What happens in this instance?

Anyone knows how to explain this?

Scenario

  1. A sin of grave matter is committed, for example, adultery, murder, birth control, etc.
    but in God’s judgement
  2. the person does not have full consent of the will and/or
  3. does not have full knowledge.

So in God’s eyes, they are not guilty of a mortal sin.

Is a sin committed in these instances at all?
Is there temporal punishment for it?
Are they guilty of anything?
If they were led there by vincible ignorance, would they be guilty of both vincible ignorance and the mortal sin?

Thanks!

Correct.

Is a sin committed in these instances at all?

We cannot say. Knowledge and consent may be partial and thus sin still exist.
Also it will depend on what the grave matter is.

Is there temporal punishment for it?

When we do not live in accordance with God’s will - there are consequences.

Are they guilty of anything?

Again - it depends on many factors. Best to discuss the matter with their confessor.

If they were led there by vincible ignorance, would they be guilty of both vincible ignorance and the mortal sin?

Read THIS from the Catechism…It should help.

Thanks!

You are welcome

Peace
James

If you did not choose for it to happen, I don’t think it would be considered a mortal sin. Someone who is violated should not have to pay the consequences if they did not choose for it to happen to them.

“Full knowledge” is something that confuses me myself.

In the end, I think the best thing to do is to pray and if you’re not sure if it is a sin, without going into too much detail, at confession tell your priest that you’re not sure if it is a mortal sin but _______. This way you’re not confessing surely that you are guilty of something, but you aren’t withholding it either.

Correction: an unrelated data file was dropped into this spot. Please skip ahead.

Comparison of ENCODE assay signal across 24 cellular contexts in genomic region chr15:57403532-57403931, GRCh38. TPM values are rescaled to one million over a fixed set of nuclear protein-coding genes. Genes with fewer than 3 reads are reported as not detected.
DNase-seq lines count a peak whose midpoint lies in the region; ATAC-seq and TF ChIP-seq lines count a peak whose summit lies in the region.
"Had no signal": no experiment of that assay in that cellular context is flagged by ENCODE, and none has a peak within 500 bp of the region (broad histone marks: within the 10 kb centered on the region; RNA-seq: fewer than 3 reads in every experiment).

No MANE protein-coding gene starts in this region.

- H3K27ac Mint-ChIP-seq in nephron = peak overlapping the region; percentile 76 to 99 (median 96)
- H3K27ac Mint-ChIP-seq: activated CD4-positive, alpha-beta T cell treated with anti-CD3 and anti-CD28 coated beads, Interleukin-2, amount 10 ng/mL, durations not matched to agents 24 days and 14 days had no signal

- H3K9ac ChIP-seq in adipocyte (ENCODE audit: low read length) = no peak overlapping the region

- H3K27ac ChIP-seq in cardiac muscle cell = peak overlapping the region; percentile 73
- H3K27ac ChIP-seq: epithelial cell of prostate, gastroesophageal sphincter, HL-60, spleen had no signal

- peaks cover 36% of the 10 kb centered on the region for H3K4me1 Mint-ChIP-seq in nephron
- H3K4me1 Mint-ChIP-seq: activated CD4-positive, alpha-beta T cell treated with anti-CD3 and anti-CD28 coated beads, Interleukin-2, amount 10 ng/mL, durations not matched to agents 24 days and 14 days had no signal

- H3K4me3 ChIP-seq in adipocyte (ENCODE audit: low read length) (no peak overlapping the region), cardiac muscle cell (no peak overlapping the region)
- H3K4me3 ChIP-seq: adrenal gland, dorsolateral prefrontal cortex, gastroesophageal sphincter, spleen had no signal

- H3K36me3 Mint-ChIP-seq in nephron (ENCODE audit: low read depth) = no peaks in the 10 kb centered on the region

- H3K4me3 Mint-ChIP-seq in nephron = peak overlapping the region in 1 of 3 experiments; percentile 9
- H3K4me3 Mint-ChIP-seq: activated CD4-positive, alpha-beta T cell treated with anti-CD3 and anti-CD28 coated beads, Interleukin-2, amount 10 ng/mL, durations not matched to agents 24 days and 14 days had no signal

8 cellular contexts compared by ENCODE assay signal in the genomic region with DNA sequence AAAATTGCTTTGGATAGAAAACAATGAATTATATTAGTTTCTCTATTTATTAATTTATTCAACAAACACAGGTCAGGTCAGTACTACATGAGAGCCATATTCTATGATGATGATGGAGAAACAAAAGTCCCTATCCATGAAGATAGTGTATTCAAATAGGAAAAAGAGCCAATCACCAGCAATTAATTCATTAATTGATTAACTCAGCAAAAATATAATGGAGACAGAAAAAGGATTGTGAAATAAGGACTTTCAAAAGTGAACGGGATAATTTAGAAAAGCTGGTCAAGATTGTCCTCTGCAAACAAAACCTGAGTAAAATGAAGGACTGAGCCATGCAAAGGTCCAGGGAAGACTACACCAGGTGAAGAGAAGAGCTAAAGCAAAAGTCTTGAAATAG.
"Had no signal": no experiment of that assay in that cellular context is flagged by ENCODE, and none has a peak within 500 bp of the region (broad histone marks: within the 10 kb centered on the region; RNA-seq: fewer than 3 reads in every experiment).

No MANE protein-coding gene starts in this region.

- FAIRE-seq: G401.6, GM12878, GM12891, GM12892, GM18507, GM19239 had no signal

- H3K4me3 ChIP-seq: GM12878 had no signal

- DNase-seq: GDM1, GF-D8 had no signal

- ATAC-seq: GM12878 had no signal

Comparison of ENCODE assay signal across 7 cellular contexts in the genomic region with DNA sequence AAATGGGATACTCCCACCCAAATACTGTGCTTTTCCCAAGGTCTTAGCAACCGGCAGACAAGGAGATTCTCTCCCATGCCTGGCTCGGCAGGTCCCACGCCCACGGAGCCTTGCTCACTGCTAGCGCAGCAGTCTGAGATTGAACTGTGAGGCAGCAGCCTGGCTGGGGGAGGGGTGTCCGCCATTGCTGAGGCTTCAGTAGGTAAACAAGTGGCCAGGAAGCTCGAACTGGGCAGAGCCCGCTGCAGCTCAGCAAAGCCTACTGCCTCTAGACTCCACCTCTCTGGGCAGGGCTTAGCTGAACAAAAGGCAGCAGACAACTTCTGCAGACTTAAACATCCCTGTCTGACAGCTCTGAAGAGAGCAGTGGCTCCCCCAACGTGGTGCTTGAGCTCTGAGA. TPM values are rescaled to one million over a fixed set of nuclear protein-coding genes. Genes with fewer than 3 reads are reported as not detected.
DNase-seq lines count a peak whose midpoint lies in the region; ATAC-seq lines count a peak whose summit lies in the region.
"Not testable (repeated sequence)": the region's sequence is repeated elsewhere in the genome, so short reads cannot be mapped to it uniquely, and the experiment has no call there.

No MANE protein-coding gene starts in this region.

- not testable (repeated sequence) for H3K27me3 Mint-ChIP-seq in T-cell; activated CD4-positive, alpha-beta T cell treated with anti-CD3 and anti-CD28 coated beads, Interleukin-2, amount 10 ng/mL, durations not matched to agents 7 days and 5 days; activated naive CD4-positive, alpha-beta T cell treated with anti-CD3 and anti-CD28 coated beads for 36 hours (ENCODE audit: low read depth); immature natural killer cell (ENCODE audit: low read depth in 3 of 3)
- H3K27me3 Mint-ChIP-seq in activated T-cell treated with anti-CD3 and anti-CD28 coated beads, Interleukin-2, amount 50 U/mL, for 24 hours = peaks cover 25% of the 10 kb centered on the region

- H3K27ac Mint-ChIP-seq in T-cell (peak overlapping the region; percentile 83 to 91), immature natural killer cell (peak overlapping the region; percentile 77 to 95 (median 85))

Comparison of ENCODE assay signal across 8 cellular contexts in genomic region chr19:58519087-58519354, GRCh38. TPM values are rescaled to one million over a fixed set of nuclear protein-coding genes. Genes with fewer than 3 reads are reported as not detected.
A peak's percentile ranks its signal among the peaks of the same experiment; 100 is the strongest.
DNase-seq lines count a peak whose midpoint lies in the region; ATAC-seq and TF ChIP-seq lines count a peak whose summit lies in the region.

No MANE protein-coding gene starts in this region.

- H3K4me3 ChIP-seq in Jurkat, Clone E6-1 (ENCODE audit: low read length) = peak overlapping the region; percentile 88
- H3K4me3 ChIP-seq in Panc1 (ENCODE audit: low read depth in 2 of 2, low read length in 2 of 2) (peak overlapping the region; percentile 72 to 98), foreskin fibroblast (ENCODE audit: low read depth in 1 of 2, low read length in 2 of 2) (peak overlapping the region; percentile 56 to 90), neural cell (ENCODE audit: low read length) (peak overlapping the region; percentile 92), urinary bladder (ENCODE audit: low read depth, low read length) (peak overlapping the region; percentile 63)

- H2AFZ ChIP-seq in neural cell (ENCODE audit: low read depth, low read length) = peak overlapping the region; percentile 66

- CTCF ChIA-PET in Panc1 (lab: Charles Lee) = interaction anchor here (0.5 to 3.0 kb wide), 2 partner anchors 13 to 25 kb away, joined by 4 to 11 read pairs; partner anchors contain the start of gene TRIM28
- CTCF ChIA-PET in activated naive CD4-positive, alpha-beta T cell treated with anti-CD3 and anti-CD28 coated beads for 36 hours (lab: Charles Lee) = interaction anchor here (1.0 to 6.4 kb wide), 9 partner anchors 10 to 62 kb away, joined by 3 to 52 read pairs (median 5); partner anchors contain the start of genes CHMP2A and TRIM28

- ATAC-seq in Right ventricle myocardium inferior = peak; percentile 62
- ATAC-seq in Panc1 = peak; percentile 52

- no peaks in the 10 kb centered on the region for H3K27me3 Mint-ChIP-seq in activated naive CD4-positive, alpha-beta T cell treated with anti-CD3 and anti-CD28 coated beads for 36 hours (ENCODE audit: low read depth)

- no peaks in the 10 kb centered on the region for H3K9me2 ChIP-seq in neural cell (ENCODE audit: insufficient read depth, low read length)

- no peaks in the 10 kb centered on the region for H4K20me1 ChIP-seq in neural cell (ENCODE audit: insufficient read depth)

Full knowledge means nothing more than you know that something is a sin.

From the Catechism…
1859 Mortal sin requires full knowledge and complete consent. It presupposes knowledge of the sinful character of the act, of its opposition to God’s law. It also implies a consent sufficiently deliberate to be a personal choice. Feigned ignorance and hardness of heart do not diminish, but rather increase, the voluntary character of a sin.

In the end, I think the best thing to do is to pray and if you’re not sure if it is a sin, without going into too much detail, at confession tell your priest that you’re not sure if it is a mortal sin but _______. This way you’re not confessing surely that you are guilty of something, but you aren’t withholding it either.

Good advice.
Our confessors are a wonderful resource.

Peace
James

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